This paper provides an intercontinental, cross-cultural, multi-disciplinary framework for an analysis of the influence of cultures and civilizations - both east and west - upon literature and national identity. It investigates the evolution of the cosmic consciousness of the English Modernist novelist and poet, Malcolm Lowry (1909-57) by scrutinizing the psychogeographic and subconscious dimensions of the Mexican Day of the Dead Hispanic festival which he observed in Cuernavaca in 1936.
In its analysis of the material and spiritual domains of both the Aztecs and the Oaxacan Zapotecs, it considers anthropological, cultural, and ethnographic influences associated with pre-Columbian, Mesoamerican rituals. In doing so, it determines Lowry's dedication to his quest for atonement with the spirits of the dead in works, such as Under the Volcano (1947), Dark as the Grave Wherein My Friend is Laid (1968), La Mordida (1996), and The Forest Path to the Spring (1961).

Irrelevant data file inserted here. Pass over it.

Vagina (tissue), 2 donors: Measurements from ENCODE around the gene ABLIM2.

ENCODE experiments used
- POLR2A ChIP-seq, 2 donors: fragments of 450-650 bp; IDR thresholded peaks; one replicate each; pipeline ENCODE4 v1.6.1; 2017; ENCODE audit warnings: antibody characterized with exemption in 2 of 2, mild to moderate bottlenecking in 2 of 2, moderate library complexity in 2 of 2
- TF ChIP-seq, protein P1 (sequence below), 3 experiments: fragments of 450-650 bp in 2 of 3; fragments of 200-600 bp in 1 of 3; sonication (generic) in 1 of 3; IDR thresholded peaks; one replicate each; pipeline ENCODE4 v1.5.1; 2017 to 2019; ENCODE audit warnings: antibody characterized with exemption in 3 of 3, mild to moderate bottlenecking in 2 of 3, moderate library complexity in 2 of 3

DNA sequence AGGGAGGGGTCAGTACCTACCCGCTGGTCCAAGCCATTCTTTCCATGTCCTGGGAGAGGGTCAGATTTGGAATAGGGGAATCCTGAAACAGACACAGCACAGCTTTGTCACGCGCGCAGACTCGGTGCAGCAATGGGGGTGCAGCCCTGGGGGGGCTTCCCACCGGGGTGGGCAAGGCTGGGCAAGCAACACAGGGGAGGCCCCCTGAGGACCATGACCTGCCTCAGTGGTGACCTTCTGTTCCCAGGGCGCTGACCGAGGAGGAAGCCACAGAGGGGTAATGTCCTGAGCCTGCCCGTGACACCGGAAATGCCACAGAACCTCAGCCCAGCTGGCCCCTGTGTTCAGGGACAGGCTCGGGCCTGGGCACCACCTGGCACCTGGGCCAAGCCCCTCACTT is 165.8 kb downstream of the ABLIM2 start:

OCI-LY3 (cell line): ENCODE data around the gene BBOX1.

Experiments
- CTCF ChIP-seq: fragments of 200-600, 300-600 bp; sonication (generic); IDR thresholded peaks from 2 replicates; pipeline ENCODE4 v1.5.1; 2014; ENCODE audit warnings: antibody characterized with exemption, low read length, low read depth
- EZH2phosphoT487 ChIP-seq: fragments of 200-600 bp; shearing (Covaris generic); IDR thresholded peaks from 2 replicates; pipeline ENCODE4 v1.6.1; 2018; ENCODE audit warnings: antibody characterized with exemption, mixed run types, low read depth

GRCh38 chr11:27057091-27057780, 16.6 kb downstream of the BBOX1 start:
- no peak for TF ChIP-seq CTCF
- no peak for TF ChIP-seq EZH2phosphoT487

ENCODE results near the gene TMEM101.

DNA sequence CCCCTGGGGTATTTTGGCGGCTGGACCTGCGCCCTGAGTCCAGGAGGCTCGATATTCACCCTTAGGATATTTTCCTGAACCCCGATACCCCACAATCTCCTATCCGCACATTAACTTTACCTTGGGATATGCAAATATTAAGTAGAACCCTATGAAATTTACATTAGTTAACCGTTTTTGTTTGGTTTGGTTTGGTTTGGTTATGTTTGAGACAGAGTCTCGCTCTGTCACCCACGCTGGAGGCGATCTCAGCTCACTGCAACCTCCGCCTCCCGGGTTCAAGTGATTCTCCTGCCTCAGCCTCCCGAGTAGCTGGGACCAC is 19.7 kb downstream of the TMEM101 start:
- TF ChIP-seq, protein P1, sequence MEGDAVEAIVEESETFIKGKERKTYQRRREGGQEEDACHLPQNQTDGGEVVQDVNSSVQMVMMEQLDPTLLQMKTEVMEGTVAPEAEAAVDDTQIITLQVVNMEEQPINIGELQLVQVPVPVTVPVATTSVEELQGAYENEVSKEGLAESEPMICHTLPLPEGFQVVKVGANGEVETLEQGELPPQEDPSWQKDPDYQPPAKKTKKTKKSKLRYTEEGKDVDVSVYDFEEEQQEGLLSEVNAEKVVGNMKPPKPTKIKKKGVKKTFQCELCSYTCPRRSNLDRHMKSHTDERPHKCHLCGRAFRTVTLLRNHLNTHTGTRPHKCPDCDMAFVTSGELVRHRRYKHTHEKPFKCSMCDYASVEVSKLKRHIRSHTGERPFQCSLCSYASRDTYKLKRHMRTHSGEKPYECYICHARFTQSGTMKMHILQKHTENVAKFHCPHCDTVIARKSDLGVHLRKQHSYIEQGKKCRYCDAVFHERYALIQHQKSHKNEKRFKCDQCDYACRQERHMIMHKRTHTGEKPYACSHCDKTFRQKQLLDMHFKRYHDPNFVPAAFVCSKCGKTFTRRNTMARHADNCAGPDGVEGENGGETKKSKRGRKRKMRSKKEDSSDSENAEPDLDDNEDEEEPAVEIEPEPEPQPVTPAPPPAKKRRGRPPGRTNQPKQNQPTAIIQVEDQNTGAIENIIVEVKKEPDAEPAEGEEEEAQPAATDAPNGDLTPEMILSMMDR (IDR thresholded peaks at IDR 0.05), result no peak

In recognition of his need to repent for the debts of the past and for the alienating sins of mankind, synergies are made with cosmic, shamanic, and animist concepts of the universe, as reflected in the celestial visions of the Aztec and Zapotec civilizations. In pursuit of Lowry's search for universal harmony, cosmopolitan connections are established between the rhythms of the universe reflected in Aztec and Zapotec world-views, the significance of the Pleiades star cluster, the intergalactic symbol of Eridanus, and the philosophical concepts of Taoism.
Nigel Foxcroft, University of Brighton, United Kingdom
This paper is part of the LibrAsia2013 Conference Proceedings (View)
View / Download the full paper in a new tab/window